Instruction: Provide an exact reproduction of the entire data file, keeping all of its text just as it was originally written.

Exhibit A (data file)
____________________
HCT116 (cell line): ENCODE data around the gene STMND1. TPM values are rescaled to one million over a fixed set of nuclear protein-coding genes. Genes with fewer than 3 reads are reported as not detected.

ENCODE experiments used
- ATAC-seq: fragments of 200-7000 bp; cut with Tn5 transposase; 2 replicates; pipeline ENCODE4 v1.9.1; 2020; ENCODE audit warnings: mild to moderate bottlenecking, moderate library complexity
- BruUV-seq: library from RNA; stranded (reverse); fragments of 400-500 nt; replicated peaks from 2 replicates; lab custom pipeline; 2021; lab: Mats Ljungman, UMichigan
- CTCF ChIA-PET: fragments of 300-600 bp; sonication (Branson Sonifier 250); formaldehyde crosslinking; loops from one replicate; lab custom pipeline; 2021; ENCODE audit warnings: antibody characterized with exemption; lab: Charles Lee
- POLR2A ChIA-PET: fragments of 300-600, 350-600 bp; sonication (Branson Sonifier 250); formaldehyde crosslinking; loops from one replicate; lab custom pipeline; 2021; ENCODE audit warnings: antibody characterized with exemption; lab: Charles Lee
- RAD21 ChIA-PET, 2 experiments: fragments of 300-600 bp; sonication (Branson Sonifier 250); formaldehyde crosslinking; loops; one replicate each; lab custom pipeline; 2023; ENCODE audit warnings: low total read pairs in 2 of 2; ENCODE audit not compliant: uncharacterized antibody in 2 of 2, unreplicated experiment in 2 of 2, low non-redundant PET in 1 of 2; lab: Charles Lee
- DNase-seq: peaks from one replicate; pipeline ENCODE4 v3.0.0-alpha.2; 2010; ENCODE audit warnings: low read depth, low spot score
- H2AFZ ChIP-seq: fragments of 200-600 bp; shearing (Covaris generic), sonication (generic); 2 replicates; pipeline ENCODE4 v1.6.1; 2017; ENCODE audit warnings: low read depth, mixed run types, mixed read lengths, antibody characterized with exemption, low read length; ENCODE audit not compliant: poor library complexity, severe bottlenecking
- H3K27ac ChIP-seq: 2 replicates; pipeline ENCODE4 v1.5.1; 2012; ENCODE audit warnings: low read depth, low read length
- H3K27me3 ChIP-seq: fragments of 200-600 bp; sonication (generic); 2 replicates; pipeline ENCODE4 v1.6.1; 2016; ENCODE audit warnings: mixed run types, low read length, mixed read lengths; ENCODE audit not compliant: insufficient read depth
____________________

HCT116 (cell line): ENCODE data around the gene STMND1. TPM values are rescaled to one million over a fixed set of nuclear protein-coding genes. Genes with fewer than 3 reads are reported as not detected.

ENCODE experiments used
- ATAC-seq: fragments of 200-7000 bp; cut with Tn5 transposase; 2 replicates; pipeline ENCODE4 v1.9.1; 2020; ENCODE audit warnings: mild to moderate bottlenecking, moderate library complexity
- BruUV-seq: library from RNA; stranded (reverse); fragments of 400-500 nt; replicated peaks from 2 replicates; lab custom pipeline; 2021; lab: Mats Ljungman, UMichigan
- CTCF ChIA-PET: fragments of 300-600 bp; sonication (Branson Sonifier 250); formaldehyde crosslinking; loops from one replicate; lab custom pipeline; 2021; ENCODE audit warnings: antibody characterized with exemption; lab: Charles Lee
- POLR2A ChIA-PET: fragments of 300-600, 350-600 bp; sonication (Branson Sonifier 250); formaldehyde crosslinking; loops from one replicate; lab custom pipeline; 2021; ENCODE audit warnings: antibody characterized with exemption; lab: Charles Lee
- RAD21 ChIA-PET, 2 experiments: fragments of 300-600 bp; sonication (Branson Sonifier 250); formaldehyde crosslinking; loops; one replicate each; lab custom pipeline; 2023; ENCODE audit warnings: low total read pairs in 2 of 2; ENCODE audit not compliant: uncharacterized antibody in 2 of 2, unreplicated experiment in 2 of 2, low non-redundant PET in 1 of 2; lab: Charles Lee
- DNase-seq: peaks from one replicate; pipeline ENCODE4 v3.0.0-alpha.2; 2010; ENCODE audit warnings: low read depth, low spot score
- H2AFZ ChIP-seq: fragments of 200-600 bp; shearing (Covaris generic), sonication (generic); 2 replicates; pipeline ENCODE4 v1.6.1; 2017; ENCODE audit warnings: low read depth, mixed run types, mixed read lengths, antibody characterized with exemption, low read length; ENCODE audit not compliant: poor library complexity, severe bottlenecking
- H3K27ac ChIP-seq: 2 replicates; pipeline ENCODE4 v1.5.1; 2012; ENCODE audit warnings: low read depth, low read length
- H3K27me3 ChIP-seq: fragments of 200-600 bp; sonication (generic); 2 replicates; pipeline ENCODE4 v1.6.1; 2016; ENCODE audit warnings: mixed run types, low read length, mixed read lengths; ENCODE audit not compliant: insufficient read depth